A novel about an editor who sets out to prove that a poem that’s been submitted to his paper has not come from a man, but has in fact come from a woman. 1916.
My copy of this extremely unheard of book (no Goodreads entry!) has so much to recommend it. For one thing, its boards are covered in this dainty little floral cloth pattern. Granted, the cloth carries a century of stains, and I had to be careful to lay it flat while reading, otherwise the bottom edge of the spine would leave little crumbles behind. But the book still possesses so much charm, it’s undeniable.
Open it up, and my copy is inscribed, in that delicate old-timey script, on the front free end paper: “Ruth Patterson. Valentine Gift. 1916.” Flip a few pages, and here’s a tasteful, very Edwardian color illustration, of the “Lady Valentine” title character. Next, that piece of tissue separating the illustration from the title page. Then the copyright (so briefly stated in old books!), and the author’s dedication: “To My Husband.” Sigh!
All of these clues, coupled with the slimness of the volume, indicate that this book might not be the most intimidating of literature, but it sure is going to be pleasant. (And then there’s the text itself, printed in an unusual, burnt reddish-orange color…I feel like this must be an indication of something.)
And My Lady Valentine is charming. It is pleasant. It can easily be grouped with other light, Edwardian-era fiction, such as Come Out of the Kitchen! (also 1916), The Incomplete Amorist (1906), as well as the earlier A Fair Barbarian (1880). If you’re a fan of this genre and time period, I’d recommend My Lady Valentine as a worthy addition.
It begins with Caleb Whitman, an editor for some sort of New York periodical, who’s preparing the paper’s tenth anniversary edition, a Valentine Special all about Love. Caleb is disgusted by the task, as he has to read one mushy-gushy submission after another. Then he comes across something interesting: a rather good (albeit mushy) love poem, submitted by a man named Henry B. Luffkin, from a small town upstate.
Except Caleb is convinced that this mushy poem—let alone the accompanying letter—cannot possibly have been written by a man. Caleb’s close friend Radding stops by the office as Caleb is pondering this, and Radding reads the poem and letter for himself. The two men have a bit of a funny debate over the question of the poet’s gender. Caleb expresses his general disgust at this over-the-top Valentine stuff. He claims that when he gets around to choosing a wife—someday, eventually—his own attitude will be different:
“All I want to feel is a calm regard. I don’t want to have my heart thump every time she comes around the corner. I don’t want to be a prey to jealousy every time another man looks at her. Above all, I don’t want to sink into second childhood and call her silly names.”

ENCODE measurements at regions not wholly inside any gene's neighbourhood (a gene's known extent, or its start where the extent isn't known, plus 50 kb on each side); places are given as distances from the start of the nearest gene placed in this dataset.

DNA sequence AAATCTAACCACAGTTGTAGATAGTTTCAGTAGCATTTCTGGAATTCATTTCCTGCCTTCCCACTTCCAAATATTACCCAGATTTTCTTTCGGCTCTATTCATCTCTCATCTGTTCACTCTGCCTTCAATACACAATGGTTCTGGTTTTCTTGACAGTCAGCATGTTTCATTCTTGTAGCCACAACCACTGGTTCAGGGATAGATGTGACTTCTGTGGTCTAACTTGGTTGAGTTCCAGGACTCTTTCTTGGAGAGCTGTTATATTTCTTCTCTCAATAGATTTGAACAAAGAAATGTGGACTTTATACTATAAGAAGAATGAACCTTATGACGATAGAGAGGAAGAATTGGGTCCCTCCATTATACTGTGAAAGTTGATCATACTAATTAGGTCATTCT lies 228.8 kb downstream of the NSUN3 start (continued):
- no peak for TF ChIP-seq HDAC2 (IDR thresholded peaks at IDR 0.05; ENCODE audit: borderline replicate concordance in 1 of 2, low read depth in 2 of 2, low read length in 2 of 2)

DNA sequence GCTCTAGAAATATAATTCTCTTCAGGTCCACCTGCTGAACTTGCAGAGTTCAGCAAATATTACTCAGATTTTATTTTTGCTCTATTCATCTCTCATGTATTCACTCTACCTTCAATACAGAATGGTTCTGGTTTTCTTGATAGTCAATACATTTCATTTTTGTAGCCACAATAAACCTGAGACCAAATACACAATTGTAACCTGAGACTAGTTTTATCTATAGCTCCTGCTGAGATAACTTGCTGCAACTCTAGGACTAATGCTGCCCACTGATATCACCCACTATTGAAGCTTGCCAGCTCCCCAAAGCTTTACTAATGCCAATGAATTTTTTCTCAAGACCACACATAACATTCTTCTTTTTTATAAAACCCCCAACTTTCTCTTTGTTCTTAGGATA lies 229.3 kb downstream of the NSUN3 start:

“What names, for instance?” Radding asked.
“‘Darling.’ ‘Birdie.’ ‘Honey-Love.'” quoted Whitman scornfully from the ardent page before him.
“Oh, that kind of names!” said Radding, with a nod of understanding. “What shall you call her?”
“‘Mary,’ if that’s her name; ‘Susan’ if that’s what she was christened; and I shall expect her to call me Caleb.”
Obviously, this placid attitude just begs a little stirring up. But for now Caleb focuses on the poem and the letter, which he sees as a great joke. Caleb accepts the poem and sends the poet a check and a friendly letter. He and Radding make a bet on whether the poet will eventually prove to be a man or a woman.
Caleb is due for a holiday soon, and while on holiday he intends to write a novel depicting “sane” romance. En route to his holiday destination, however, he catches the wrong train and finds himself heading upstate, right towards the town containing his mystery poet.
So, admitting his continued interest in that poem and letter, Caleb decides to take his holiday in the town. He stays with the real Henry B. Luffkin, a crusty fisherman who is clearly not the mystery poet. Could it be the fisherman’s intimidating, matronly sister, who’s exceptionally fond of saying “For pity sakes”? Probably not…
Caleb makes a survey of the small town, always on the lookout for the true poet, firmly convinced that the true poet is actually a poetess. In the meantime, his “romance” novel is not going well…He writes to Radding:
“You ask about the novel. It goes haltingly. My hero is made of sawdust, and my girl—I don’t know what ails her. Perhaps she is too sane. I don’t like her, and neither does the hero.”
And the next day…
“I can’t make my sane hero very convincing. Sanity in love is all very well in real life—I wish there were more of it—but on paper it’s dull.”
Luckily for Caleb—and for the sake of his novel-writing—he’s about to discover the identity of his own Lady Valentine.
The story is fairly predictable, and what mystery there is, it’s pretty quickly resolved. But this isn’t really the kind of book you demand deep mystery and sustained complications from. And what’s wrong with that? Nothing. In my experience, when it comes to mystery and complication, life already has plenty on hand.